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October 9, 2017

Eminent psychiatrist says mental health getting attention

Peshawar

October 9, 2017

PESHAWAR: A distinguished psychiatrist Professor Dr Khalid Mufti has said the observance of the World Mental Health Day (October 10) over the years has promoted the concept of mental health among the masses instead of the mental illness, which has greatly benefited the affected people.

 “The World Health Organisation [WHO] has always marked the Mental Health Day with requisite attention. The very word,” mental illness” is considered a stigma in our society and leads to negative impression. We should be grateful to the WHO that calls for marking October 10 as World Mental Health Day with the objective to raise awareness about mental health issues and mobilizing efforts for supporting the mental health,” said Dr Khalid Mufti while talking to a group of journalists.

The day offers an opportunity for the stakeholders working on the mental health issues to share their work, and suggest more measures which need to be taken to make the mental health care a reality for people worldwide. The senior psychiatrist said that relevant departments, Non-Governmental Organisations (NGOs) and psychiatrics were playing respective roles in various capacities as well for creating awareness about the mental health.

Dr Khalid Mufti said mental health was as important to the society as were other issues and this should be taken seriously for the greater good of the people. Talking of the rising incidence of depression, he said there was a need to treat depression instead of ignoring or hiding it as there was nothing embarrassing about the problem which was present in other regions of the world as well. “Almost 70 per cent our people have a host of worries.

Up to 30 per cent of the population is suffering from various types of depression. One percent has a severe kind of mental disorder such as schizophrenia. These are the diseases which warrant a serious consideration and long-term rehabilitation programme,” said the expert who did Diploma in Psychological Medicine (DPM) from England in 1974, became Member of Royal College of Psychiatrists (MRC Psych) 1975 United Kingdom, fellow of Royal College of Psychiatrists (FRC Psych) in 1989 and distinguished fellow of American Psychiatric Society 2010.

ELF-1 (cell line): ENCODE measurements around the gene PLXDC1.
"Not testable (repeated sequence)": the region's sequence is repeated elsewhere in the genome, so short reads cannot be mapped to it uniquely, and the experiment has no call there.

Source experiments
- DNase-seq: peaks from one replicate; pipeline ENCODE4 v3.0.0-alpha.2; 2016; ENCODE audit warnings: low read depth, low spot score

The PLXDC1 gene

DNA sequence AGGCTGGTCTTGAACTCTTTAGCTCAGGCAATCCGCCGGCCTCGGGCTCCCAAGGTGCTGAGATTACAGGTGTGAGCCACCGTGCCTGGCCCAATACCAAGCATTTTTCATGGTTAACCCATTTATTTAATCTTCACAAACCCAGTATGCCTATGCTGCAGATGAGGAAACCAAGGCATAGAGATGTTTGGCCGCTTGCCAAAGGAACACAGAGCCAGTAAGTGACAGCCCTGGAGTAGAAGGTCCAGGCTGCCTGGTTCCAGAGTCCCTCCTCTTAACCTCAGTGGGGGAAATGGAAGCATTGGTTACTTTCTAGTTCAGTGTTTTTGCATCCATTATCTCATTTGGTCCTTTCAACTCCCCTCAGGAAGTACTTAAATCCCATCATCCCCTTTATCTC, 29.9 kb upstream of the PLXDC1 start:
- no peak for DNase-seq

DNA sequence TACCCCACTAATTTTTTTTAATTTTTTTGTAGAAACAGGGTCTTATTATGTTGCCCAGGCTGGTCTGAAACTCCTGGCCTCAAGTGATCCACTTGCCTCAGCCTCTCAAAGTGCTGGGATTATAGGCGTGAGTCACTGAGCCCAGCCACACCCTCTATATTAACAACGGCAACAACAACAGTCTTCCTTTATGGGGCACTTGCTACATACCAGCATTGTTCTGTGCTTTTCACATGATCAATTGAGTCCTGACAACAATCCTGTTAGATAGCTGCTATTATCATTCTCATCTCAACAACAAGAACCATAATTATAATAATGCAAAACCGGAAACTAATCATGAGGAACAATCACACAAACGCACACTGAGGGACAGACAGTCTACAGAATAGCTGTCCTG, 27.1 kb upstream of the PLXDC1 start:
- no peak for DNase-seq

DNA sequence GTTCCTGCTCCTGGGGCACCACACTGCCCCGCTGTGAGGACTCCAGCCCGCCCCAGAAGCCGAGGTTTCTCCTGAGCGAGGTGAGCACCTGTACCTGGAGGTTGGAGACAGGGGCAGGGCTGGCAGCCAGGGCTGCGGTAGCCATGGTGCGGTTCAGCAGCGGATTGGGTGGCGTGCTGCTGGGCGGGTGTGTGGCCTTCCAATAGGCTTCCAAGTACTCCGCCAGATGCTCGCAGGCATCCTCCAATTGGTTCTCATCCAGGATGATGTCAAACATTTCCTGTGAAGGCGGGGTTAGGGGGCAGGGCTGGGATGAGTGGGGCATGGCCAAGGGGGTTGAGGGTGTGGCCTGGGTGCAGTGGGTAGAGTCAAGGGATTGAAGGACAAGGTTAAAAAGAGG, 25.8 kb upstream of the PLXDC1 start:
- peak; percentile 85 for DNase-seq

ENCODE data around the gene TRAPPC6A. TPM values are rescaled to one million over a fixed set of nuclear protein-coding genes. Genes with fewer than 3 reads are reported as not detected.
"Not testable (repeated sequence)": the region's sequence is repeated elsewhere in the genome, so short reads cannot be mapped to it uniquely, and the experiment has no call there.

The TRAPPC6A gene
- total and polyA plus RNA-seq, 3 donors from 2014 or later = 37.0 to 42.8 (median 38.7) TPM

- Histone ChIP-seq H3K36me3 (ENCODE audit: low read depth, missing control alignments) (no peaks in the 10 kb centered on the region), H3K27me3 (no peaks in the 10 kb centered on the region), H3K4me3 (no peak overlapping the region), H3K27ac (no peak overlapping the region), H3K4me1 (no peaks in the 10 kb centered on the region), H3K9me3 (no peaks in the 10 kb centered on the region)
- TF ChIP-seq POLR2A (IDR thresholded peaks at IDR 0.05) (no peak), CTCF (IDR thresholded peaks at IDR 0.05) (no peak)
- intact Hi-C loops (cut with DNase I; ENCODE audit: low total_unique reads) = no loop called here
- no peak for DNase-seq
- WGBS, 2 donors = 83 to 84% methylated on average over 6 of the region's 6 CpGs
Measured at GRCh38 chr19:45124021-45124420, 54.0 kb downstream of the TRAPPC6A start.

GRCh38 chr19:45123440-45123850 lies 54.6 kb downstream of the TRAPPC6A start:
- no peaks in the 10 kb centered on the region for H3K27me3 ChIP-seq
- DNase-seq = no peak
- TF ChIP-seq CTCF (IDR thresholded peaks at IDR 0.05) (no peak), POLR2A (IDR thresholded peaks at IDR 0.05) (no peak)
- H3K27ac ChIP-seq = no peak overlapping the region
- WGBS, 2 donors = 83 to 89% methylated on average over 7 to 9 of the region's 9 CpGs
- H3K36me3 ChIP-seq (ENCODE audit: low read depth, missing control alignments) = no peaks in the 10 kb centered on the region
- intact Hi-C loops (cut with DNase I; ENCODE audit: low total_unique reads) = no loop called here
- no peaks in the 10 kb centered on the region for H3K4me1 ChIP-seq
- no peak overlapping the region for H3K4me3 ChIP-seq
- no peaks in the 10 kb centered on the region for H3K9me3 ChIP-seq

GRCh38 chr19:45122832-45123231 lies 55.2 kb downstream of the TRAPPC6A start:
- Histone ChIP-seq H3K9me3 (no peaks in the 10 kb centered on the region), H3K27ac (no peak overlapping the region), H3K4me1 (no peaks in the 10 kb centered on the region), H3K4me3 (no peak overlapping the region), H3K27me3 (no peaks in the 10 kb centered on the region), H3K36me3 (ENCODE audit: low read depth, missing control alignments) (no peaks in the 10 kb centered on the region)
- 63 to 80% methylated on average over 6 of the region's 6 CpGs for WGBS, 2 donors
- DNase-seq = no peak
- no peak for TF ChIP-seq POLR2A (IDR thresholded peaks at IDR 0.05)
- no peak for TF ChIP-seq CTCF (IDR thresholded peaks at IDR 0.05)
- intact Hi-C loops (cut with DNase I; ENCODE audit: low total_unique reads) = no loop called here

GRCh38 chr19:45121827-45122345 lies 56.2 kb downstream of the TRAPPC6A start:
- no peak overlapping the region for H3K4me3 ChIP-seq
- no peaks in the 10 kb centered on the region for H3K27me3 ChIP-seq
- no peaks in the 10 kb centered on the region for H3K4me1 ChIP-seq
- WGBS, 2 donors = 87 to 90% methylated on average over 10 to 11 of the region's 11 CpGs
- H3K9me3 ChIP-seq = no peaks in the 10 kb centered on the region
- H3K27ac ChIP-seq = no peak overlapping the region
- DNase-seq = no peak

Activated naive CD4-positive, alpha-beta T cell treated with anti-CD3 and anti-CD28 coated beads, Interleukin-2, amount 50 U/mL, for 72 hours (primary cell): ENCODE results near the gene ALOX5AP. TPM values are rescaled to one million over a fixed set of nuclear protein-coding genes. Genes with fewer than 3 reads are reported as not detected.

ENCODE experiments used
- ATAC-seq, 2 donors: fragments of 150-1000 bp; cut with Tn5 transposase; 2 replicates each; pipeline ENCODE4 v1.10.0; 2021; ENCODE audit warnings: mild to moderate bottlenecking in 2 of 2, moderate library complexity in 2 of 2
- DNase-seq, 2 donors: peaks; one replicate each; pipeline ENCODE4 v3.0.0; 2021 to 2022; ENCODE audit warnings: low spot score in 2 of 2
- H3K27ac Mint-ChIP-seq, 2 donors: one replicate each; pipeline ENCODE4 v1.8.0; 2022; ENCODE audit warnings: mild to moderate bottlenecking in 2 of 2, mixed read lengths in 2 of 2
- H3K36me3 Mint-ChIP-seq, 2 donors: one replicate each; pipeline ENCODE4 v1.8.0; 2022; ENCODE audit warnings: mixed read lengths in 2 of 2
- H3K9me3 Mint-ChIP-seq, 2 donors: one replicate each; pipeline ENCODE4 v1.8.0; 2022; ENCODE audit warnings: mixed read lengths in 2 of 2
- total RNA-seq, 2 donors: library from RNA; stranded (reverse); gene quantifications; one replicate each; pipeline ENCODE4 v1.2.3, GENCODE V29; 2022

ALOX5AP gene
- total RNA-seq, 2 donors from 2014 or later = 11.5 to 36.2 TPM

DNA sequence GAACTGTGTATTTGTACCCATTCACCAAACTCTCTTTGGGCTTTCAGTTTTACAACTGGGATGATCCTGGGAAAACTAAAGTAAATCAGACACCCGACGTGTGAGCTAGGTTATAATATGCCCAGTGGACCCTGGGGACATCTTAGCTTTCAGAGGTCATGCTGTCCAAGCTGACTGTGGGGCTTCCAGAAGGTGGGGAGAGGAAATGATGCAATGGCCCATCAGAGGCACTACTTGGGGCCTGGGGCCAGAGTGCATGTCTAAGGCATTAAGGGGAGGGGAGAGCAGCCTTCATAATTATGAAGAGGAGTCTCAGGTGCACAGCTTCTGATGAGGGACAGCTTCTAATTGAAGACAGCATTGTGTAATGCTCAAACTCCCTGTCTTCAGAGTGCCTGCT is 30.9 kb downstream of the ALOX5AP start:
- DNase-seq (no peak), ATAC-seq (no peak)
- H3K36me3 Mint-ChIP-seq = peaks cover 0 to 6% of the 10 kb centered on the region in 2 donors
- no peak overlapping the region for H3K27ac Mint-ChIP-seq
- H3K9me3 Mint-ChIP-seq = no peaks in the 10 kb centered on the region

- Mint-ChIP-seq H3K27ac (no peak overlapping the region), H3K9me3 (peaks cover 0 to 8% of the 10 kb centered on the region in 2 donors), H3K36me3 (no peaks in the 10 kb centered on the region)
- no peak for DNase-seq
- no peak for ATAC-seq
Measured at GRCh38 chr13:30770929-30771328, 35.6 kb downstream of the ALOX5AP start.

The known psychiatrist, who has served as principal of the prestigious Khyber Medical College, Peshawar, and member of Federal Mental Health Authority, government of Pakistan, believed that elderly people were being ignored in the society. “The lonely feelings were increasing among the senior citizens. There is a need for finding the ways on how to tackle their mental health problems,” he said, adding we should train people for that.

“The stakeholders such as relatives of the elderly people, psychologists, teachers, journalists and members of other sections of the society should be trained. The elderly people are required to be involved in various activities at a time when they are no longer considered productive, especially after their retirement. There is a need to take care of their mental health so that the old age-related worries don’t impact them negatively,” he explained.

Dr Khalid Mufti said the people of the Federally Administered Tribal Areas (Fata) warrant due attention as they have been through a turbulent times.

 “There was a difficult phase when the tribal region and its population faced serious crisis. They were displaced from native areas and compelled to live as Internally Displaced Persons both in and off camps. Now most of them have returned to own areas after restoration of peace. But tangible steps are needed to rehabilitate them properly,” he pointed out.

 The senior psychiatrist said most of the tribal people had returned home and were trying to restart a new life but their psychological rehabilitation would take some time. “It is also important if we look at it in the light of the likely merger of Fata with Khyber Pakhtunkhwa,” he went on to add. Dr Khalid Mufti said the government would have to evolve a policy to know well the tribal psychology.